As I said in my post “Teaching Workshop: Who Teaches,” I began a “workshop” of sorts yesterday morning with the church. This is a workshop like I’ve never done and, to be honest, like I’ve never really seen done. The topic is “Teaching,” but I’m not trying to share everything that I know or think about teaching, and I’m not suggesting that I’m giving a comprehensive overview of teaching.
Instead, my goal is to pick a few topics related to teaching and lead the church through several points based on each topic. (If you want to see the kind of things that we discussed yesterday, I shared the “outline” in the post that I linked to above.) For the discussion topic yesterday, “Who Teaches,” I wanted to church to think about several aspects of who is responsible for teaching. (In fact, there are several different answers to the question, “Who Teaches?”)
To begin this session of the “Teaching Workshop,” I wanted to present an object lesson to help people understand that anyone can teach. I knew that Mark, a 7 year old friend of ours, had visited a horse farm recently. So, before we started discussing teaching, I talked with him privately about his experience. He told me several things that he had learned about horses and caring for horses. I thought to myself, “This is a PERFECT object lesson for this workshop!”
Later, as I was beginning our time of discussion, I asked the children among us to name something that they enjoyed doing recently. Several of them offered different examples, like playing soccer. My young friend Mark spoke up, and I was looking forward to him sharing with everyone about the horse farm.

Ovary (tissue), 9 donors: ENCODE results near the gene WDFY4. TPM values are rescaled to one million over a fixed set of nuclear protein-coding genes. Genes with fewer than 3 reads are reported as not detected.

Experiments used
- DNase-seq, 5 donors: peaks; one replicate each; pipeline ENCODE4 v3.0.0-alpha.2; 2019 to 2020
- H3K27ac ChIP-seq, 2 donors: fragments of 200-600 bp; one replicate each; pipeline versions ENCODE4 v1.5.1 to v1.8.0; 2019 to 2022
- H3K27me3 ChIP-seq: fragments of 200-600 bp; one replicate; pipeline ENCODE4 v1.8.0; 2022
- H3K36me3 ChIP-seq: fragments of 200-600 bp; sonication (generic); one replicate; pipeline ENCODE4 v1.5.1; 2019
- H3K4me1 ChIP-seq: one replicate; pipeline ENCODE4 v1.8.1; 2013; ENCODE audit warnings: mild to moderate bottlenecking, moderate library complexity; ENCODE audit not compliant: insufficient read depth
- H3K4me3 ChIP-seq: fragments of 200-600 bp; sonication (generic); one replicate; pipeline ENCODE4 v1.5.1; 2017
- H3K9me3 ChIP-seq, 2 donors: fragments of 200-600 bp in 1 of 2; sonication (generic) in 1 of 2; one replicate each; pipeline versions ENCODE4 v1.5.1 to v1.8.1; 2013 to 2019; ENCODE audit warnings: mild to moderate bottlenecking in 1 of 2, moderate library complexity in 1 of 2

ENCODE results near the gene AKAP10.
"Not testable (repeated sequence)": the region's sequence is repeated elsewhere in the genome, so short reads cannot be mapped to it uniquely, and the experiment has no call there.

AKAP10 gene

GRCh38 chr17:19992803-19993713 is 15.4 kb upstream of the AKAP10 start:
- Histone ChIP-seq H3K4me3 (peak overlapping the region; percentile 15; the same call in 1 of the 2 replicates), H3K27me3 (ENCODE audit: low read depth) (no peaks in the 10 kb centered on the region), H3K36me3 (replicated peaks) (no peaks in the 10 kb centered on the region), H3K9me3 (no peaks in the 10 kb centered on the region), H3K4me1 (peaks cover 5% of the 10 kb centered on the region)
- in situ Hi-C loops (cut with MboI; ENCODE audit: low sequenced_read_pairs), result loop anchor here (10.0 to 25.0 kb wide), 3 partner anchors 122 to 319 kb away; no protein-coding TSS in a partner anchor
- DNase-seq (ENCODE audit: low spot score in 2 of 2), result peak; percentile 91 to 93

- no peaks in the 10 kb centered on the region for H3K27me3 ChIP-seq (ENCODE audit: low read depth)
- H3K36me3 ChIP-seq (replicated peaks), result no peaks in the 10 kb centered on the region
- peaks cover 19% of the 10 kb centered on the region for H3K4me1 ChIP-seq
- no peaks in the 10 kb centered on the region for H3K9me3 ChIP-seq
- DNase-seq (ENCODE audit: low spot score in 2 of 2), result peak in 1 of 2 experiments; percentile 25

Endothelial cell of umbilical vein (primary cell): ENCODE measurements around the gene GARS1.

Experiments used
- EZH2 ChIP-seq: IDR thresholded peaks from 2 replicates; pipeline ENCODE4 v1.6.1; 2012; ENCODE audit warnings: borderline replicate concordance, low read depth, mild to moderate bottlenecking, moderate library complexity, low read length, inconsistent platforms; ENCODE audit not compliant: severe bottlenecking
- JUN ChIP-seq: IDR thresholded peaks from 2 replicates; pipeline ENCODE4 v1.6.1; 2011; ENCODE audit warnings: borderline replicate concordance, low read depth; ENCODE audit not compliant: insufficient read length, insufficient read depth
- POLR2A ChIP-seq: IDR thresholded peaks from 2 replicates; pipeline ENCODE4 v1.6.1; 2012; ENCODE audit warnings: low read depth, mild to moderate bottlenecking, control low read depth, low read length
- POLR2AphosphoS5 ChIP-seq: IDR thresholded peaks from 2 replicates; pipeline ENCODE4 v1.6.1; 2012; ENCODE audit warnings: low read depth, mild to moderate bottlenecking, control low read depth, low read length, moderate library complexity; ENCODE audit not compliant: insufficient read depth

Mark looked at me and said, “I like playing Webkinz.”
“What?!?” I thought to myself. “Webkinz?!? What happened to the horse farm?”
Then, Mark spent the next 3-5 minutes telling everyone about Webkinz… about buying a Webkinz animal at the store… about creating an account… about logging in… about setting up a profile… about playing games. Mark taught us all about Webkinz.
It turned out to be the PERFECT object lesson, even though it was NOT the object lesson that I had planned. Even though everything went wrong (at first), it actually went better than planned. It’s amazing how many times this happens. I have something planned, but things don’t go as planned. And, of course, it works out even better.
My friend Mark (only 7 years old) showed everyone that it is possible for any of us to teach others.
Oh, by the way, I asked Mark what kind of Webkinz stuffed animal he had. He said, “A horse.” So, THERE’S the horse…